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Preparing for a vacation is always a little stressful: so much to consider, so much to plan for! And without a doubt, one of (if not THE) most common questions we are asked is “Do I REALLY need a passport to travel?”
So, let’s break down who needs a passport – and when – and then talk about the process of obtaining one.
DO YOU NEED A PASSPORT?
Well, that all depends on WHERE and HOW you are traveling!
TRAVELING BY AIR?
The Department of Homeland Security (DHS) REAL ID Act of 2018, made changes as to what type of ID you need when traveling by air (both within and outside the United States). One thing you can expect is that residents of some states will need a passport when flying within the United States.
It’s always a good idea to bring your passport to every foreign country you visit, including Canada, Mexico and U. S. Territories (even though they are not foreign countries). You wouldn’t always need to have your passport to enter Puerto Rico, the U. S. Virgin Islands, American Samoa, Guam, or the North Mariana Islands. But these news regulations mean that, depending on which state issued your driver’s license or state ID, you may be required to show a passport to fly domestically. This is because the REAL ID Act instituted requirements for what information must be displayed on ID’s used for air travel. If your state ID doesn’t comply with the required information, you’ll have to present a U.S. Passport at airport security. Before booking air travel, then, you will want to check whether your state ID is complying.
TAKING A CRUISE?
A passport is not required (as of April 2019) for U. S. citizens taking what is called a “closed loop” cruise. This is a term that refers to a cruise itinerary which begins and ends at the same U. S. location (for example: you depart and return to the Port of Miami). U. S. citizens taking a “closed loop” cruise, traveling without a passport, will need proof of citizenship such as:
Guests are also required to present a valid, government-issued photo ID (such as a driver’s license) in addition to the proof of citizenship. Children are also required to bring proof of citizenship and, if 16 or over, a valid photo ID is also required.
NOTE: Only U. S. citizens can sail using a valid Proof of Citizenship along with a government issued photo ID. Canadian and Bermudian citizens must have a passport for air, land and sea travel. Birth certificates from Puerto Rico issued prior to July 1, 2010 are not valid forms of proof of citizenship that is accepted by U.S. Customs and Border Protection. Guests from Puerto Rico either need to present a WHTI-compliant document or a government-issued photo identification with a validated birth certificate issued after July 1, 2010.
The following are NOT accepted forms of ID:
WHO SHOULD HAVE A PASSPORT?
The following U. S. citizens should maintain valid U. S. passports:
Now, let’s face it: getting a passport can be a bit of a pain and there is, of course, an expense.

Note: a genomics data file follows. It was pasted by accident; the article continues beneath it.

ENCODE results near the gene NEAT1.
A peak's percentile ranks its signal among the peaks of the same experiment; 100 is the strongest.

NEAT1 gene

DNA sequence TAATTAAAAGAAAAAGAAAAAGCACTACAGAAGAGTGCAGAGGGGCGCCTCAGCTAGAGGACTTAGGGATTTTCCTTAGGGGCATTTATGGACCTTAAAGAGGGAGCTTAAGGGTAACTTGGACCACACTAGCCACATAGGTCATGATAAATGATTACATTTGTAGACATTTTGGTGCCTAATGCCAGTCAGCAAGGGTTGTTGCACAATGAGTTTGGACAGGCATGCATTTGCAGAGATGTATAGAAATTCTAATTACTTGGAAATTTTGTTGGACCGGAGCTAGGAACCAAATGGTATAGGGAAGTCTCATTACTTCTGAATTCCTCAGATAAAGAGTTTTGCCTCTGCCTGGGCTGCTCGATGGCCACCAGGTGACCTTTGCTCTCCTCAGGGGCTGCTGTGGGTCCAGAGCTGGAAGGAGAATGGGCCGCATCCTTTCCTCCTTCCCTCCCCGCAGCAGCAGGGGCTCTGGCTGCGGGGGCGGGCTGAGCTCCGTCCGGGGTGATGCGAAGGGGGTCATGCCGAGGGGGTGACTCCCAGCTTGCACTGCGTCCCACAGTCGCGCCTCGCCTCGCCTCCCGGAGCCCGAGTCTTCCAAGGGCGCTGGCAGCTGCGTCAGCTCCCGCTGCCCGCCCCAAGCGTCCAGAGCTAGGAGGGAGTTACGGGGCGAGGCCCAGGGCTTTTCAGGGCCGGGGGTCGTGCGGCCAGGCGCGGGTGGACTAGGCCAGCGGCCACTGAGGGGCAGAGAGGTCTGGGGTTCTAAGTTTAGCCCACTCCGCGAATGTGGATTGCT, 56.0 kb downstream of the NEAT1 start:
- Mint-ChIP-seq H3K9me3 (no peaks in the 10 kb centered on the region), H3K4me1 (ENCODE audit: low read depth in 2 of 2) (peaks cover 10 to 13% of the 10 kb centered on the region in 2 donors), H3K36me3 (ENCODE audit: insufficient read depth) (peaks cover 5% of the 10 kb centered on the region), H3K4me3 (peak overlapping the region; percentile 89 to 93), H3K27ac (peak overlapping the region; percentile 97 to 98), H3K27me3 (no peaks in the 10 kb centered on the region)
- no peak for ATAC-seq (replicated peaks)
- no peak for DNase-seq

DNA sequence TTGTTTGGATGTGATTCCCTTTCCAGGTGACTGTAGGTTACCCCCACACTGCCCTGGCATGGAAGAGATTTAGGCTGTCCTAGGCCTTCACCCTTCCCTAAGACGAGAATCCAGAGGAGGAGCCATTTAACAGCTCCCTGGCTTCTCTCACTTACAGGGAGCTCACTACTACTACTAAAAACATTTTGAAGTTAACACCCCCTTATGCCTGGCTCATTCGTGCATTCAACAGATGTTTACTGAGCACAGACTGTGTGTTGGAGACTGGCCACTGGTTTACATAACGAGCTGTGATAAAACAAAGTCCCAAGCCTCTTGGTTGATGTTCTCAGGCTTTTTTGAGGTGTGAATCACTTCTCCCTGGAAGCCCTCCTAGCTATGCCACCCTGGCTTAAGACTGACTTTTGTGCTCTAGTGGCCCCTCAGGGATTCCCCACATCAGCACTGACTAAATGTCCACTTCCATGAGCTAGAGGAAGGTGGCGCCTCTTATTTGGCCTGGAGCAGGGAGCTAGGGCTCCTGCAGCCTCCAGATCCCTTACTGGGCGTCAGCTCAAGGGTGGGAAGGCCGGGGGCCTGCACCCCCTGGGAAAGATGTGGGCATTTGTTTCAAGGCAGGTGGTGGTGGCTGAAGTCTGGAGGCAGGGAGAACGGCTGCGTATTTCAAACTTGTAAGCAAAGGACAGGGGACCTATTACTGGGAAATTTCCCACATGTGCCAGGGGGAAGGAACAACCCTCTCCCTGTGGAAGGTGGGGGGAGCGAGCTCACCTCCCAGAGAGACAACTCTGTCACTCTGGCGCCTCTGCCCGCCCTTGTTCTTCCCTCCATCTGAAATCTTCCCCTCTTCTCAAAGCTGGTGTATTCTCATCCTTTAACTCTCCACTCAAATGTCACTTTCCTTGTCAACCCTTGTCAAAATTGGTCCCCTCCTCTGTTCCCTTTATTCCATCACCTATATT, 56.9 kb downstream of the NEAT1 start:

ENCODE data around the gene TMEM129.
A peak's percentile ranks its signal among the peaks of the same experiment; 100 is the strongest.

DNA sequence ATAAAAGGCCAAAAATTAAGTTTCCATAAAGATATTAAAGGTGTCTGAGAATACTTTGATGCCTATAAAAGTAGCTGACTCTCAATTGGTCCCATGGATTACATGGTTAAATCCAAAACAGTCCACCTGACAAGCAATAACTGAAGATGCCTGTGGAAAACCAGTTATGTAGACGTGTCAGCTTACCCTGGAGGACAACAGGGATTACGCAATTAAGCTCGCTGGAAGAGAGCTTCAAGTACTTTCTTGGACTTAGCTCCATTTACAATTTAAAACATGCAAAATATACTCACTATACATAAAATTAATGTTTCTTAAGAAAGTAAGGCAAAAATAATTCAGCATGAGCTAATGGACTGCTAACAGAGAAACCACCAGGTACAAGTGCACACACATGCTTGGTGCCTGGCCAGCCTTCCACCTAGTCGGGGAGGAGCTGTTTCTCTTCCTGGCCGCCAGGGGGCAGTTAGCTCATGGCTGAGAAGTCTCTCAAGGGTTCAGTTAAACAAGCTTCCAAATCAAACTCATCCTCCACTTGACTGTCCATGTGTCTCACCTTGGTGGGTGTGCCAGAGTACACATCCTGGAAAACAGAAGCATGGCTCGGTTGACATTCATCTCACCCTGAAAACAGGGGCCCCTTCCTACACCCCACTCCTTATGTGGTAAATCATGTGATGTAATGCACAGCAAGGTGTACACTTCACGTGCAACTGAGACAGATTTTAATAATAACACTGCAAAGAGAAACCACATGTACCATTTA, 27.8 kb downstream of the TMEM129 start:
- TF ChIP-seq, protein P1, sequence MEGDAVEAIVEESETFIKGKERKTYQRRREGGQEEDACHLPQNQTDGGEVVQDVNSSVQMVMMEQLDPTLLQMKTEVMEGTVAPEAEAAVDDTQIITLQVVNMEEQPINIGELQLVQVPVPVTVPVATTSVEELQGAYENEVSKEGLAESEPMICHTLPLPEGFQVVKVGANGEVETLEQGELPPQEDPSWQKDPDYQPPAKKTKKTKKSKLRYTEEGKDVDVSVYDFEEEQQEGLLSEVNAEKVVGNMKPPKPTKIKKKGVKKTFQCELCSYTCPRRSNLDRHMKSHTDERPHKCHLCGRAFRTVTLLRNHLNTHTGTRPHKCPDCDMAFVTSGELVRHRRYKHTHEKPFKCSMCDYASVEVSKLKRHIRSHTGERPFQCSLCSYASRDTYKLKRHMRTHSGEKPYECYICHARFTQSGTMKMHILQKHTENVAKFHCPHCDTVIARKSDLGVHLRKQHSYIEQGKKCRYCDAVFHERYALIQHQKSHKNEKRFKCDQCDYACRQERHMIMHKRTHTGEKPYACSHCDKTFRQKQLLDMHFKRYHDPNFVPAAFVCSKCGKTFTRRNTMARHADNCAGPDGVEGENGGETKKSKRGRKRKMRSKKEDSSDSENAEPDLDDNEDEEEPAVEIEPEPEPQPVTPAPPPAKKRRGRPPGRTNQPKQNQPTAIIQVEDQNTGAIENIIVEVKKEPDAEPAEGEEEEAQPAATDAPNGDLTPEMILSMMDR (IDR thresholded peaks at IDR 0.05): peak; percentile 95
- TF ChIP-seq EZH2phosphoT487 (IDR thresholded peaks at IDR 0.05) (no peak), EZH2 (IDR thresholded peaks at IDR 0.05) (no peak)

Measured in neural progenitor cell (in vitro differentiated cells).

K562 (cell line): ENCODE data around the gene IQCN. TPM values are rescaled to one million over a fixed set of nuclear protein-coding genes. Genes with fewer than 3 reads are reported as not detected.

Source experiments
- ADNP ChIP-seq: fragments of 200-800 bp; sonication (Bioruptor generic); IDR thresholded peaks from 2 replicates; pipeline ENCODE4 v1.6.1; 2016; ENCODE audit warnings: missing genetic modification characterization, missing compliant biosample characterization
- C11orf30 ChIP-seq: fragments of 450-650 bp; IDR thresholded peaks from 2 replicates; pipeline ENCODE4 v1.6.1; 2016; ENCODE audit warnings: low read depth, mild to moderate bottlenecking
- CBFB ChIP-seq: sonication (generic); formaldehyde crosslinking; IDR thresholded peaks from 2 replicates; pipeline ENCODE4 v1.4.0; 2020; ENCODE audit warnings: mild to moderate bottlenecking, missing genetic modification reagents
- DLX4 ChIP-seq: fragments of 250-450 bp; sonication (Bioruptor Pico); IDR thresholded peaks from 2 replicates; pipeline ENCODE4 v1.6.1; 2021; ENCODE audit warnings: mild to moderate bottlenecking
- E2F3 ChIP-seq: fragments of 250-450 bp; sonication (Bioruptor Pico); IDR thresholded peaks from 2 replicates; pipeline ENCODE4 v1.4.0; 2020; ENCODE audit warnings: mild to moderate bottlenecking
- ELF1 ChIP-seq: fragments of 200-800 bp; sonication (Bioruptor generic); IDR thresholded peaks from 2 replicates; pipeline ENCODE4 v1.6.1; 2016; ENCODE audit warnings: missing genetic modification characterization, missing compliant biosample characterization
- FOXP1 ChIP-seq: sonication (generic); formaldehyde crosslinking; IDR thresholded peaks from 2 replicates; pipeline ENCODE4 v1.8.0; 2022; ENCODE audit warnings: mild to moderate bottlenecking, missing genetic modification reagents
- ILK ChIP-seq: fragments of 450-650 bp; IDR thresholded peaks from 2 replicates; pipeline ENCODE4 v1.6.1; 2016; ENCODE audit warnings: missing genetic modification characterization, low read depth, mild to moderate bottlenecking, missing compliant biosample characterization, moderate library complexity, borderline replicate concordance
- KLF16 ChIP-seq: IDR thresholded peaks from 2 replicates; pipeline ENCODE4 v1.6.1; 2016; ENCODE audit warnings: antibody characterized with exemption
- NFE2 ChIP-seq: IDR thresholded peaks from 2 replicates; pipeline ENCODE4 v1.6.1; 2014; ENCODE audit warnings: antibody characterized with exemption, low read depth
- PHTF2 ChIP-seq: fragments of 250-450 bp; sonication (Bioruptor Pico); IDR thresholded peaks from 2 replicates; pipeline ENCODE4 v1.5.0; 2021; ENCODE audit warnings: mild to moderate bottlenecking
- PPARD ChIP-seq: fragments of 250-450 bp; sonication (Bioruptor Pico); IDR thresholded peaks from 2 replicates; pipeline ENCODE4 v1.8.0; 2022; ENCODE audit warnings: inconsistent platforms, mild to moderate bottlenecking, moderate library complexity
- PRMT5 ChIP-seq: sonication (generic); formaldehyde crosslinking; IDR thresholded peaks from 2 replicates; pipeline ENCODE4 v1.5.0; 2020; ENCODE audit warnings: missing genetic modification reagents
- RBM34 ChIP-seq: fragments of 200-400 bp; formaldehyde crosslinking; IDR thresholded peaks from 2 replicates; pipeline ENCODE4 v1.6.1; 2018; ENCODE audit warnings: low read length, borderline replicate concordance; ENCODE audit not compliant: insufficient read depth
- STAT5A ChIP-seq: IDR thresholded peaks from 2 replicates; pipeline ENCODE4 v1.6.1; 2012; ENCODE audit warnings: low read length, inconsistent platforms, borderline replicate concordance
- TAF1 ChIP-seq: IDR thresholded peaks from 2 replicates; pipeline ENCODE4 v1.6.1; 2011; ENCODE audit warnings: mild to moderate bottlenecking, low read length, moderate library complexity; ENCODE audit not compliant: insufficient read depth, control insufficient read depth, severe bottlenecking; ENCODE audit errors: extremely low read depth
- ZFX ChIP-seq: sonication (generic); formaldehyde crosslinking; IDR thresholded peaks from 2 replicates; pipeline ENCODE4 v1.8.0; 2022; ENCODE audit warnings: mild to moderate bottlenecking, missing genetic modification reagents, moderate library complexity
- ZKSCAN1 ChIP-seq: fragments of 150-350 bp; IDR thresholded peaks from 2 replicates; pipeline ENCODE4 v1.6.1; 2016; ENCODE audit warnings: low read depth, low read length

Here are the basic steps required for first-time passports:
Step 1: Start Early - Gather Documents
Apply for your passport several months before your trip. First-time applicants, minors, and applicants who may not renew by mail may submit their passport application at the Post Office. The U.S. State Department website explains what you'll need to bring with you.
Step 2: Prepare Your Application Package
Visit the U.S. Department of State website to learn how to apply for a passport and what documents you need.
Step 3: Find a Post Office
Post Offices have set hours for passport services. Many require an appointment. Use the Find USPS Locations tool to find the nearest Post Office offering passport services.
TO RENEW YOUR PASSPORT, visit PASSPORT RENEWAL https://www.usa.gov/passport#item-34907
Need a Passport in a Hurry?
Leaving Within 2-3 Weeks: To get a new passport application processed within 2–3 weeks, submit your application at a passport acceptance Post Office and pay for expedited processing and 1–2-day delivery service for faster return shipping.
First-time passport applications have two types of basic fees, the application acceptance fee and the application processing fee. Passport photos and fees for faster processing are extra.
Application Acceptance Fees – Postal Service
Pay acceptance fees in person at the Post Office. You may pay by check or money order, payable to "Postmaster," debit card, or credit card.
State Department payment is sent with your application package. State Department fees are paid separately from USPS fees.
Don’t get left behind: make sure you have the proper identification to travel! Those who fail to have the required documents will be denied boarding for travel.
Before you travel:
Please visit: https://www.usa.gov/passport for more information!
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Terie & Dan
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